The world's 10 coolest festivals tourists don't know about

It's about this time of year that people start thinking about Oktoberfest. Bavarians will be preparing for their annual festival of delicious ale; Australian tourists will be getting ready for their yearly carnival of boozy debauchery.

Oktoberfest is amazing, but it's not exactly under the radar. Everyone knows about it. You'll hear plenty of foreign languages being spoken (or slurred) in among the German and Bavarian in any Oktoberfest tent. It seems like the whole world descends on Munich for a few weeks in late September.

It makes you wonder if there are other festivals out there that aren't quite so popular – the sort of places where you'll be able to celebrate with locals, not just other tourists, where the culture is quirky and the traditions run deep. Start with these.

Instead of Carnival in Rio…

Inti Raymi, Peru

Actors celebrated the

Photo: AP

Rio's Carnival is an amazing experience, but how about Inti Raymi, the traditional ceremony of the Incan Empire, the marking of the winter solstice, still practiced today each June across the northern Andes? Probably the most impressive festivities are held in Cusco, in Peru, where a series of parades and re-enactments are held at various Incan sites, preserving the traditions of that famous culture. This is one colourful, strange and unmissable festival.

Instead of La Tomatina…

Haro Wine Festival, Spain

People take part in a wine battle, in the small village of Haro, northern Spain, Friday, June 29, 2018. Hundreds of revelers participate in this famous summer battle throwing thousands of liters of red wine over each other. (AP Photo/Alvaro Barrientos) Festivals you've never heard of. Ben Groundwater column for Traveller tra28-online-festivals

Photo: AP

Spain has plenty of famous festivals – La Tomatina; the Running of the Bulls; Las Fallas – but it also has a slew of celebrations that are a little smaller and more local in flavour. One of those is the Haro Wine Festival, also known as the "Wine Fight", in the Rioja region. In late June in the town of Haro, thousands of locals hit the streets and the surrounding countryside to eat, drink, party, and chuck wine all over each other. It's a blast.

Instead of Sapporo Snow Festival…

Wakakusa Yamayaki, Japan

Two pagodas of Kofukuji Temple are lit up with a backdrop of Mount Wakakusa being burned during the annual mountain burning Saturday, Jan. 13, 2001 in the anciant Japanese capital of Nara, western Japan. The event, regarded as the harbinger of spring nowadays, dates back to 1760 when Nara magistrate burned the area to mediate a territory dispute between two major temples, Kofukuji and Todaiji. This photo was taken with a 60-minute exposure time. (AP Photo/Kyodo News) **JAPAN OUT, NO SALES** Festivals you've never heard of. Ben Groundwater column for Traveller tra28-online-festivals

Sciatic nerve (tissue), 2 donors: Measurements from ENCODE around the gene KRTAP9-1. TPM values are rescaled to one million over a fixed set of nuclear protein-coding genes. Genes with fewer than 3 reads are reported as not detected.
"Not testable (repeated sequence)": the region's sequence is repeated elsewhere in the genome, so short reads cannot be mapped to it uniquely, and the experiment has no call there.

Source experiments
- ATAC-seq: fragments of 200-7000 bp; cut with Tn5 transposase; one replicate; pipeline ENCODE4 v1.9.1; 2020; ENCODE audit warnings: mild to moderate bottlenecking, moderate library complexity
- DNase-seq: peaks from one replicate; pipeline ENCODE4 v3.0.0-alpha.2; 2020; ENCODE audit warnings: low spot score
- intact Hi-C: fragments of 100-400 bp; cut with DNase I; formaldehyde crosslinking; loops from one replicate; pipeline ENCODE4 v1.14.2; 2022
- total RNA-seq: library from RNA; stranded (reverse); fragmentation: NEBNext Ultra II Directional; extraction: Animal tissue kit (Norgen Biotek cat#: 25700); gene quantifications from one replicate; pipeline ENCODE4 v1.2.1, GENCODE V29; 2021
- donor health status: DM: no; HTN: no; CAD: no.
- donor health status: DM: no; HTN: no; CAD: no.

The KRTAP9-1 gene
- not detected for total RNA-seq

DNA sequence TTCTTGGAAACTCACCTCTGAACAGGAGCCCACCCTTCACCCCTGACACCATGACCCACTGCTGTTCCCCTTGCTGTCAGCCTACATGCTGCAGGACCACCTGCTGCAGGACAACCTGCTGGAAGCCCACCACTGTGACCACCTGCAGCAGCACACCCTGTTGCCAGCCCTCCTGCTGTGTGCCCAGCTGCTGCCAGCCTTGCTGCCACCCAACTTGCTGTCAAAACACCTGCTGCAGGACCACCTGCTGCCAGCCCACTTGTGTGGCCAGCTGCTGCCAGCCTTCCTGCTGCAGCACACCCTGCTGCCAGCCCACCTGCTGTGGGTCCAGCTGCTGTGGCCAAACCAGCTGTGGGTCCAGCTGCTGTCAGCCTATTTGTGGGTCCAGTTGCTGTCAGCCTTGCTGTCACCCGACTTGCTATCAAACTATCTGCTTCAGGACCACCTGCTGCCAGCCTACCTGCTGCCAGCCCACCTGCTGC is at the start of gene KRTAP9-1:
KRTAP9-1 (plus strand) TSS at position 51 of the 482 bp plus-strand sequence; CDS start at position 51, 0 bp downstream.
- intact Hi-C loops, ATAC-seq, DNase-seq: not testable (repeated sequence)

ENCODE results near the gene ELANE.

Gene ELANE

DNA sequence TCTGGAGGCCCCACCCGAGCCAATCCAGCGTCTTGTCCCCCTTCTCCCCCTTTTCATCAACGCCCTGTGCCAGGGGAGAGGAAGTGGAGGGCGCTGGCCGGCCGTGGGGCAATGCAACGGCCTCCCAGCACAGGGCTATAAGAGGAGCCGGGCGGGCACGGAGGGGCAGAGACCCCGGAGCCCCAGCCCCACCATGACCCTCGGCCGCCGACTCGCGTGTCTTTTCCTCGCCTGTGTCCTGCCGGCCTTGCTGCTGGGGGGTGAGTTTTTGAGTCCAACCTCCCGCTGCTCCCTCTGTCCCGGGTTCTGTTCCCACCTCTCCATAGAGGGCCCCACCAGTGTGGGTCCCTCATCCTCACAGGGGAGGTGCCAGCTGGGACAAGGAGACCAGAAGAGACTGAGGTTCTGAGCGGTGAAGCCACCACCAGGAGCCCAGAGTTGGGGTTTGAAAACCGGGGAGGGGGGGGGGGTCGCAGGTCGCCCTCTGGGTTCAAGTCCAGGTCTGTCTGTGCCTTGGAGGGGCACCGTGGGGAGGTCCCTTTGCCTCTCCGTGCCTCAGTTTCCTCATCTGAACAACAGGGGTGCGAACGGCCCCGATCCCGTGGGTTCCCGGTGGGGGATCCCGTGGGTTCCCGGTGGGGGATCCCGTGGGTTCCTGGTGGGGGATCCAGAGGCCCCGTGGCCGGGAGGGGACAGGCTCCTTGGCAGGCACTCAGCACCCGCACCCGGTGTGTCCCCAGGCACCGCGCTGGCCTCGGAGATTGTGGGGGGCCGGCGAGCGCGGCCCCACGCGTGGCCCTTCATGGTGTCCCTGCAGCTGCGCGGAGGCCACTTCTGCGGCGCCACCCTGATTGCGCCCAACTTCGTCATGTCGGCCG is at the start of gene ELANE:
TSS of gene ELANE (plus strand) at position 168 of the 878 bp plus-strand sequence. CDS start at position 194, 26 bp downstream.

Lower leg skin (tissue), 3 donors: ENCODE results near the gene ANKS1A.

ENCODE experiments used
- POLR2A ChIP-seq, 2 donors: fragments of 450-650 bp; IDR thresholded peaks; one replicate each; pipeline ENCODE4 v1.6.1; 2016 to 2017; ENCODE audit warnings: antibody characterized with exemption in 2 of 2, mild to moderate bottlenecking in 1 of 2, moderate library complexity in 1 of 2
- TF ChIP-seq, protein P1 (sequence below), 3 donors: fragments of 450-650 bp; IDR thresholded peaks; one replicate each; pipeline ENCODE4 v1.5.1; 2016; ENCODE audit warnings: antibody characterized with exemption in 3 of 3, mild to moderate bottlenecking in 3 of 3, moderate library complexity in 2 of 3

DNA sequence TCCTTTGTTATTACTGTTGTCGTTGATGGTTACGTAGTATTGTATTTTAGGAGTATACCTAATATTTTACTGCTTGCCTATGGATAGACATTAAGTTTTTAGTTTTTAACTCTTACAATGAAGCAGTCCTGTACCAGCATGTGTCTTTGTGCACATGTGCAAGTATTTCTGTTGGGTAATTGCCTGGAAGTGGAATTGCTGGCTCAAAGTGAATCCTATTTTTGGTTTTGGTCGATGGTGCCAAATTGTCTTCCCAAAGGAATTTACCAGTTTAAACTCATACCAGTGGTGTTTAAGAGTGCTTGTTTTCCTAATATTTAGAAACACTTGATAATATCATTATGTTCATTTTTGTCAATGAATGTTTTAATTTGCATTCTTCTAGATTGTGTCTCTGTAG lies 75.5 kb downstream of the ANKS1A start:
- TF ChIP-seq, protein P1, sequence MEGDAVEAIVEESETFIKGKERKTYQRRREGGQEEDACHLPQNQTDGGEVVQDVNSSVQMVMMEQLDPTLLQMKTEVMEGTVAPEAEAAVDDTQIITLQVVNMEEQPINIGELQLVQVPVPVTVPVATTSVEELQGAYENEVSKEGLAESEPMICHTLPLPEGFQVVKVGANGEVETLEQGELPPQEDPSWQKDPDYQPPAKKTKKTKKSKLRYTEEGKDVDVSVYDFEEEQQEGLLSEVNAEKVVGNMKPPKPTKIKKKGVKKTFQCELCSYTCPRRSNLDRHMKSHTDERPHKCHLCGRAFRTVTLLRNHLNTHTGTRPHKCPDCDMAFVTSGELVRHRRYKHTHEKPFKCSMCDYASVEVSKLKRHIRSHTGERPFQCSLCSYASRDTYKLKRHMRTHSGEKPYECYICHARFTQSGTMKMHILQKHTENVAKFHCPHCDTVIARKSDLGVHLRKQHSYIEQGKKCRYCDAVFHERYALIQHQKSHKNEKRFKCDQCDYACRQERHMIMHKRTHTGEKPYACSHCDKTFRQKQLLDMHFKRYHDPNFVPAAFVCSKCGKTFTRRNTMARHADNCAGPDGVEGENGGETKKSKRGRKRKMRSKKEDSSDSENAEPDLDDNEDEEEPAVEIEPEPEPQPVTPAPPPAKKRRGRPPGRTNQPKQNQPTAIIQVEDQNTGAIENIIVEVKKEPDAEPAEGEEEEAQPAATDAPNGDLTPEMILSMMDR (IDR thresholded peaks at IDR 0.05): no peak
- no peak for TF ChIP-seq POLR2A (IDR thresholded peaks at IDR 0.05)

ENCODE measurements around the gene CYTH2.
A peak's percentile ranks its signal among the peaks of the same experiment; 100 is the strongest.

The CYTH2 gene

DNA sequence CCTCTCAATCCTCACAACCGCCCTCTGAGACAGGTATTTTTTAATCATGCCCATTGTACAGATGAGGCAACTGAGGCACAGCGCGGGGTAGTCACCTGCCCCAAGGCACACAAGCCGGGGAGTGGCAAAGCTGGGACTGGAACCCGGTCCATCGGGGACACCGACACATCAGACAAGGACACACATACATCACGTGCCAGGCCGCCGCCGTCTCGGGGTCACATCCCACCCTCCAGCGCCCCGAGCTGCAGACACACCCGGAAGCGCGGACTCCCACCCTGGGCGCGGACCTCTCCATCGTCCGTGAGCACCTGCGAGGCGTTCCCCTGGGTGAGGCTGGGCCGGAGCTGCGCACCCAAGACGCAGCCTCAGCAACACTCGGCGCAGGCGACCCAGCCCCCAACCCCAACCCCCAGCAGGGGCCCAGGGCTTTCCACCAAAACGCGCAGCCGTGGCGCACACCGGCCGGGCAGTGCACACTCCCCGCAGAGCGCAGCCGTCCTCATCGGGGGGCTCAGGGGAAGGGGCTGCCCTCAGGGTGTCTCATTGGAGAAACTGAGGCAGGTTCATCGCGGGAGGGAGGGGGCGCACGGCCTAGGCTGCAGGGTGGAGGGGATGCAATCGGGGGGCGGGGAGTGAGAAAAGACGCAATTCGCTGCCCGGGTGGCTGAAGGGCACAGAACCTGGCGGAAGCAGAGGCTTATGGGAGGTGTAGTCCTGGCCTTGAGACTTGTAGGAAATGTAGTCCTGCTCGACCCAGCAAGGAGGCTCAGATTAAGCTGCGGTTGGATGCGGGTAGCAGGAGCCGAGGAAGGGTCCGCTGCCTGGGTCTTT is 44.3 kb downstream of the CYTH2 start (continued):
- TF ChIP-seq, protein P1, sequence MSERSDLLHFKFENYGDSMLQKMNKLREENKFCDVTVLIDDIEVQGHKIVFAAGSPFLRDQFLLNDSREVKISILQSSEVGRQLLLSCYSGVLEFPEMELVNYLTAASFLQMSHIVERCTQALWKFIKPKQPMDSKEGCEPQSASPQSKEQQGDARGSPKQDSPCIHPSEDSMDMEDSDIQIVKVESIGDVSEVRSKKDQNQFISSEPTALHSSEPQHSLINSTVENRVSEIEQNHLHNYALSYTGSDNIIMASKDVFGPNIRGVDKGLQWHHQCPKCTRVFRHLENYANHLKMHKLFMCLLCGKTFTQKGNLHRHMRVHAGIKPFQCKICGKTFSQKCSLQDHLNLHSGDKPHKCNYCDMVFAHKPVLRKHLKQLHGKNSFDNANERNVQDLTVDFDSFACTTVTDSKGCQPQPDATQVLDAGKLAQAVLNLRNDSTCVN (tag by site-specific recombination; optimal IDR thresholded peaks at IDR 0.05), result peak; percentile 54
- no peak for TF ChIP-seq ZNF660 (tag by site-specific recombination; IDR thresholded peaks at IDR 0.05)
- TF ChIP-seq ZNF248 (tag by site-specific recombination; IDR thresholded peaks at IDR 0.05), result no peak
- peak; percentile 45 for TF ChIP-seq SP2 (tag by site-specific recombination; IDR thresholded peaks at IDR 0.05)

Photo: AP

Unsurprisingly, given Japan's penchant for quirk, the country has a heap of interesting and occasionally bizarre annual festivals. One of the most enjoyable for visitors is Wakakusa Yamayaki, held in Nara around the end of January. During the festival, the dry grass on the side of nearby Mount Wakakusayama is set alight, creating a spectacular blaze, and visitors make their way to various temples throughout the historic city.

Advertisement

Instead of Oktoberfest…

Erlangen Bergkirchweih, Germany

MNHDEF 17 May 2018, Germany, Erlangen: A visitor of the 263rd Erlanger Bergkirchweih drinks out of a pint of beer during the traditional inauguration. More than a million people usually visit the Burgberg. The event will last until 28 May 2018. Photo: Daniel Karmann/dpa Alamy image for Traveller. Single use only. Festivals you've never heard of. Ben Groundwater column for Traveller tra28-online-festivals

Photo: Alamy 

Oktoberfest is great. It's a riot. But it's also extremely popular with foreign tourists. If you want a beer festival with a local flavour, check out Erlangen Bergkirchweih​, which has been held in Erlangen, a small Bavarian town just north of Nuremberg, since 1755. This is an area that's well known for its excellent beer, and at Bergkirchweih, held in May, the finest producers brew special festival ales and then open beer gardens in the shadows of the castle for their consumption and enjoyment.

Instead of Chinese New Year…

Zhongyuan Jie, Taiwan

epa07766446 People place offerings for the dead on tables while celebrating Zhongyuan Jie (Ghost Festival) at a Taoist temple in Taipei, Taiwan, 10 August 2019. The Ghost Festival falls on 15 August, which is the 15th day of the seventh month of the lunar calender. Chinese people believe that during the Ghost Month, ghosts and spirits, including those of deceased ancestors, emerge from the underworld. People burn paper money and place food, drinks and fruits on tables to appease dead souls so that they don't make trouble for human beings.  EPA/DAVID CHANG Festivals you've never heard of. Ben Groundwater column for Traveller tra28-online-festivals

Photo: AP